In last year’s State of the Union address, Obama vowed to veto any bill that included earmarks. House Speaker John BoehnerJohn Andrew BoehnerDems face hard choice for State of the Union response Even some conservatives seem open to return to earmarks Overnight Finance: Trump, lawmakers take key step to immigration deal | Trump urges Congress to bring back earmarks | Tax law poised to create windfall for states | Trump to attend Davos | Dimon walks back bitcoin criticism MORE (R-Ohio), meanwhile, has never accepted an earmark. Defying Republican appropriators, BoehnerJohn Andrew BoehnerDems face hard choice for State of the Union response Even some conservatives seem open to return to earmarks Overnight Finance: Trump, lawmakers take key step to immigration deal | Trump urges Congress to bring back earmarks | Tax law poised to create windfall for states | Trump to attend Davos | Dimon walks back bitcoin criticism MORE has implemented an earmark moratorium in the House.

Reid delivered a staunch defense of earmarks Tuesday. 

“I’ve done earmarks all my career, and I’m happy I’ve done earmarks all my career. They’ve helped my state and they’ve helped different projects around the country,” Reid told reporters. 

“And I repeat I will not stand by and be driven down this path that is one that I think is taking us away from what the Founding Fathers wanted, three separate but equal branches of government,” he said. “I do not believe that the White House has the authority to tell me how I should spend money in Nevada.” 

Reid last year predicted that earmarks will return at some point.

Some Republicans are also looking forward to that day. 

“I’m not a big fan of taking all the power and putting it in the executive branch. I’m looking for reform of the earmark process, not locking the executive branch into spending every dollar forever,” said Sen. Lindsey GrahamLindsey Olin GrahamDHS chief takes heat over Trump furor Overnight Defense: GOP chair blames Dems for defense budget holdup | FDA, Pentagon to speed approval of battlefield drugs | Mattis calls North Korea situation 'sobering' Bipartisan group to introduce DACA bill in House MORE (R-S.C.).

Another Republican senator who requested anonymity acknowledged that an earmark ban polls well, but said he would vote against it because it treads on Congress’s prerogative to make spending decisions.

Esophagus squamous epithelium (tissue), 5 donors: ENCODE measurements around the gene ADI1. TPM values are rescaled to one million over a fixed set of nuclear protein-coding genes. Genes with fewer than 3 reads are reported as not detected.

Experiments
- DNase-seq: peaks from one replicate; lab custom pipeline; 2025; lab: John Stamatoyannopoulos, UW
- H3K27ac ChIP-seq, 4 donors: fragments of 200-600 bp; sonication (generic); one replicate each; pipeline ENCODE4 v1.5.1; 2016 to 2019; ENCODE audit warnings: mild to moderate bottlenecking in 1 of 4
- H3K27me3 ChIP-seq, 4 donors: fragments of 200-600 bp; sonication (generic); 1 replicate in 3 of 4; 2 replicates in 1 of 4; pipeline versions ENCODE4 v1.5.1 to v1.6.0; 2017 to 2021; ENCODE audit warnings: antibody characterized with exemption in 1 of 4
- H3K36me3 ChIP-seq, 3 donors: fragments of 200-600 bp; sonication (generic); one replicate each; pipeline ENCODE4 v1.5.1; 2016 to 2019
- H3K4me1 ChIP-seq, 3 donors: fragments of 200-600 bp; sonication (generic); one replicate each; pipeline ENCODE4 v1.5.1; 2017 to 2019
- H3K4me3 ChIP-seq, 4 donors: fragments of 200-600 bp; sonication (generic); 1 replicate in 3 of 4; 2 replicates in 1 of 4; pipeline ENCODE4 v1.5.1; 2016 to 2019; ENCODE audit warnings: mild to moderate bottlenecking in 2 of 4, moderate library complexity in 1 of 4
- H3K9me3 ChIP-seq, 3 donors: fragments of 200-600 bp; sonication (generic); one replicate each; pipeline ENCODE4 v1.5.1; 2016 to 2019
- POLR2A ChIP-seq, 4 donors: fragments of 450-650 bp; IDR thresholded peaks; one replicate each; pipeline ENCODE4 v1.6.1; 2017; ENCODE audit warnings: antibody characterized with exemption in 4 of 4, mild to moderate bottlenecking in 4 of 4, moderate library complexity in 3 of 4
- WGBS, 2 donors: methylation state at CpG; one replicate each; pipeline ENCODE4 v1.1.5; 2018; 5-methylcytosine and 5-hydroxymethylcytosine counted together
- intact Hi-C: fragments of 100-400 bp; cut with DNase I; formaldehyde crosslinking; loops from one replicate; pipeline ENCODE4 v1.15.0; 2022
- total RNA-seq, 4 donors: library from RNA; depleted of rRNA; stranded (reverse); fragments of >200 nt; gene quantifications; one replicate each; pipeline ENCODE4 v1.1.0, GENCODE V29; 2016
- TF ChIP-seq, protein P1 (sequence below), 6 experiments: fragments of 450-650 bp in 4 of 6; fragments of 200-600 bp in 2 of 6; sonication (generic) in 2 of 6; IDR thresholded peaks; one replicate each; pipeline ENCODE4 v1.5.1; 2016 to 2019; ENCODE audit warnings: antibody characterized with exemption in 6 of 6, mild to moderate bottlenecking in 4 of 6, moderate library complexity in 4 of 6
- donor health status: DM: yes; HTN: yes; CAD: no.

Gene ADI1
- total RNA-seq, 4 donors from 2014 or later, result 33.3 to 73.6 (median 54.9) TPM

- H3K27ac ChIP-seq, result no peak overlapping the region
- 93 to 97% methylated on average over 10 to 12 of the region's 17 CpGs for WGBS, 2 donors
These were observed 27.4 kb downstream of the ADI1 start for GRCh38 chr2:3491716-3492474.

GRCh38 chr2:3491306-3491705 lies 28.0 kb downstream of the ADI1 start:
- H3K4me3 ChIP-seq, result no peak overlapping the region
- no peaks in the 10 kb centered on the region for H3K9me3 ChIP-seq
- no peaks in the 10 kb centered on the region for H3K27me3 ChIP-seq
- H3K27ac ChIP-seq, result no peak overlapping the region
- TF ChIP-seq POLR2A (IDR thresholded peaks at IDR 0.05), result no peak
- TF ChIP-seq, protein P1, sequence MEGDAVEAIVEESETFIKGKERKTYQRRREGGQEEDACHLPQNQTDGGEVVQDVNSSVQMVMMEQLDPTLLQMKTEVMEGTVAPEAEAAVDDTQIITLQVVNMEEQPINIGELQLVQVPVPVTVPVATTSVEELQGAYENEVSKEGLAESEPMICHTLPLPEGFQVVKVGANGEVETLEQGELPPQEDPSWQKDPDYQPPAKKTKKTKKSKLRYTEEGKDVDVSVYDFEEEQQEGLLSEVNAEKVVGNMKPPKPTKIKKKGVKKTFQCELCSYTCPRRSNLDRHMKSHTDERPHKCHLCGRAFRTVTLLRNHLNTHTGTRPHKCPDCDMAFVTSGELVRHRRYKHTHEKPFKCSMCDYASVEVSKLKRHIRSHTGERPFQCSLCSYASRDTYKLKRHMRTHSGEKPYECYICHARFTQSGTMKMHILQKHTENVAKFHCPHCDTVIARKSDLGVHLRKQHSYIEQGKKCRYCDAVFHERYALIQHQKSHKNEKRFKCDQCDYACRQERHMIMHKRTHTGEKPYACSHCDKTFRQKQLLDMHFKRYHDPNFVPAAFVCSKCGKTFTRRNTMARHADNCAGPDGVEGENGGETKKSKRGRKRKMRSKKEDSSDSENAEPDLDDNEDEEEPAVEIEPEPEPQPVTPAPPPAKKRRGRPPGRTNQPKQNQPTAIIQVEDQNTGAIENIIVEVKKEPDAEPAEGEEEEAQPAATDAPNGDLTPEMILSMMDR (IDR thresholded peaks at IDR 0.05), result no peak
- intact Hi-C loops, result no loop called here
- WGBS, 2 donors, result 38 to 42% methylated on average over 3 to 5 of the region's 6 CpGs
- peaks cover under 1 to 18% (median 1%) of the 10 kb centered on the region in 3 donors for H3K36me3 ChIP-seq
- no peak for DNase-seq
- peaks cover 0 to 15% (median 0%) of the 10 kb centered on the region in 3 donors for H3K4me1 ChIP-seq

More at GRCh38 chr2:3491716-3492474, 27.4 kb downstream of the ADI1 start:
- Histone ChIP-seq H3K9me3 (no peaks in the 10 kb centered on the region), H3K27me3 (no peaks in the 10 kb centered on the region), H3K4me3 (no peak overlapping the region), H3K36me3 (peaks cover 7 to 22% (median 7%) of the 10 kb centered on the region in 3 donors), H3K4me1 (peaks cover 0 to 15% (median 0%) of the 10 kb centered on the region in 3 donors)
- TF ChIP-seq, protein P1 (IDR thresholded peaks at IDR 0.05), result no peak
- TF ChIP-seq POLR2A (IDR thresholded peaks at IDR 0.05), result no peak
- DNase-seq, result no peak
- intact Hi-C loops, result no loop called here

“We haven’t talked about in conference. We prefer not to talk about it,” said the lawmaker.

Six sitting Republican senators voted in the 111th Congress against considering a three-year earmark moratorium: Sens. Thad CochranWilliam (Thad) Thad CochranTrump's chief agricultural negotiator will fight for American farmers Rep. Cummings hospitalized, wife suspends gubernatorial campaign Medical cannabis community must join together and resist any action taken against us MORE (Miss.), Susan CollinsSusan Margaret CollinsDemocrats search for 51st net neutrality vote Overnight Tech: States sue FCC over net neutrality repeal | Senate Dems reach 50 votes on measure to override repeal | Dems press Apple on phone slowdowns, kids' health | New Android malware found Overnight Regulation: Dems claim 50 votes in Senate to block net neutrality repeal | Consumer bureau takes first step to revising payday lending rule | Trump wants to loosen rules on bank loans | Pentagon, FDA to speed up military drug approvals MORE (Maine), James InhofeJames (Jim) Mountain InhofeEPA's Pruitt: Bring back 'true environmentalism' Tax cut complete, hawks push for military increase Trump meets with oil-state GOP senators on ethanol mandate MORE (Okla.), Dick Lugar (Ind.), Lisa MurkowskiLisa Ann MurkowskiSessions torched by lawmakers for marijuana move Calif. Republican attacks Sessions over marijuana policy Trump's executive order on minerals will boost national defense MORE (Alaska) and Richard Shelby (Ala.).

Some prominent Republicans think the earmark moratorium should be lifted. They argue that it would help promote bipartisanship in the Senate by giving lawmakers more incentive to support various bills. 

“We had earmarks to help lubricate the process and I hope someday we’ll find a way to come back to that,” said former Senate Majority Leader Trent Lott (R-Miss.) during an event sponsored earlier this month by the Bipartisan Policy Center.